We all know what contrails are: those long thin artificial clouds that form behind aircraft, most often as a result of the water vapour in the exhaust of the aircraft’s engines. But have you heard of chemtrails?
I first learned of chemtrails after our editor asked if I would be interested in writing a story on it. At the time, I thought it would be a simple story.
But it’s been over a month since I watched the video, “What in the World are They Spraying? I didn’t realize the amount of research or the length of the list of questions that would emerge. Here, I’ll comment on the video (it’s about 1 hour 35 minutes long), pose some of the questions I had, and offer some analysis.
Michael J. Murphy is a filmmaker and political activist who wrote, directed and produced the film. The concern seems to be compassionately targeted on public health. That scientists and geoengineers are trying to solve the global warming crisis by geoengineering appears to be unacceptable to Mr. Murphy and his collaborators. Geoengineering is the deliberate intention to moderate global warming by intervening with Earth’s climate system. An example is cloud engineering. Cloud engineering research is underway at the University of Washington as a potential tool to ease climate change, but at this point is only at the initial stages.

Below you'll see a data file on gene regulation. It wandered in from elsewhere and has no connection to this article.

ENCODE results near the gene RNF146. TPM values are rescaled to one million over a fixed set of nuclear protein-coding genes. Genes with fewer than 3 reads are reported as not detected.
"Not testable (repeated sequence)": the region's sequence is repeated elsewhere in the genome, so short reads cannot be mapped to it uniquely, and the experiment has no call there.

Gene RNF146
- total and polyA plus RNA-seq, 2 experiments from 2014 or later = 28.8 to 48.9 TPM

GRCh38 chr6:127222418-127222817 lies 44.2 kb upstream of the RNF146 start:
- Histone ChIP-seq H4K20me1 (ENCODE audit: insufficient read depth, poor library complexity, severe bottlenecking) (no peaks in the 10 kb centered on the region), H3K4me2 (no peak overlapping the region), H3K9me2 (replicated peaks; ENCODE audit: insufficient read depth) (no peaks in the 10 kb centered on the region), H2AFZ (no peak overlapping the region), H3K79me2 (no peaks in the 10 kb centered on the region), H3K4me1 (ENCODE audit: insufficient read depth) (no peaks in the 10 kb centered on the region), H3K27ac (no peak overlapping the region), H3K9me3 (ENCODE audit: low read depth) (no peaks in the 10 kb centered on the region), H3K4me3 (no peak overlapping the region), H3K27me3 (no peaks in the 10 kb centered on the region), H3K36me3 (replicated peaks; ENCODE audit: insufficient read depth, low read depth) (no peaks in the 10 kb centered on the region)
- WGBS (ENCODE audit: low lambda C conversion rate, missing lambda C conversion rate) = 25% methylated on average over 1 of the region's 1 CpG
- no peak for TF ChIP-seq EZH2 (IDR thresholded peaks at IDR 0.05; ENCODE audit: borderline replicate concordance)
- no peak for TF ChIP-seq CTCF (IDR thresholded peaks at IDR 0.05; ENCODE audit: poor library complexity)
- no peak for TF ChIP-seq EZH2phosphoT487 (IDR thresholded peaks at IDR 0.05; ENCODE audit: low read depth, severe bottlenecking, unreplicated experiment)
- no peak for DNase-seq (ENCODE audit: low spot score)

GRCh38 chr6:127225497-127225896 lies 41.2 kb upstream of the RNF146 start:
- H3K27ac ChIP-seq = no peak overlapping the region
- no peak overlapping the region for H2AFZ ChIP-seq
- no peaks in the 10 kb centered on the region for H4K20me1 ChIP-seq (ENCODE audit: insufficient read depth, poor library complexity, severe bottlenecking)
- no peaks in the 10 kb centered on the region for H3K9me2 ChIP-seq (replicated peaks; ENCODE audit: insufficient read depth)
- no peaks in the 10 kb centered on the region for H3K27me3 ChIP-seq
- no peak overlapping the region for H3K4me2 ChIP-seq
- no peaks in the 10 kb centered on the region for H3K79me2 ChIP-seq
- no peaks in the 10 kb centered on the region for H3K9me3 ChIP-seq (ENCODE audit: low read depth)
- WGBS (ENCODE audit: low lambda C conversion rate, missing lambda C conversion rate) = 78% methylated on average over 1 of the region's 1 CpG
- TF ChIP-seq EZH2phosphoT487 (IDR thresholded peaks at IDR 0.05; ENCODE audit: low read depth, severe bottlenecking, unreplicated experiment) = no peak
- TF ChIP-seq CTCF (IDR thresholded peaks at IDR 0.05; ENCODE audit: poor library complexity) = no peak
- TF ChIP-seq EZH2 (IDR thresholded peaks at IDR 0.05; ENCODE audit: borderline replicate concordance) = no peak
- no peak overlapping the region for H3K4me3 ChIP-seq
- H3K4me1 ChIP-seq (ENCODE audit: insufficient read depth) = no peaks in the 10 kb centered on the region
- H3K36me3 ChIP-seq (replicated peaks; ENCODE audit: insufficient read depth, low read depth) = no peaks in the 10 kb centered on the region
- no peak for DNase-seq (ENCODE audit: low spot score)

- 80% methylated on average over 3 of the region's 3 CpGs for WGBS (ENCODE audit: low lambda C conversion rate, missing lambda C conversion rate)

The film tries to touch on some aspects of science and targets aluminium as the cause for an increased alkalinity of soil in California that is damaging plant life and threatens the water supply for hikers visiting Mt. Shasta. This aluminium that falls as pellets from the sky is also thought to be the cause for softening the bark of coconuts trees in Hawaii and why farmers there cannot grow their own taro and papaya. Farmers on the compound in the film claim they want GMO seeds so they can grow their own food naturally. Interesting turn of events and thought patterns, wouldn’t you say?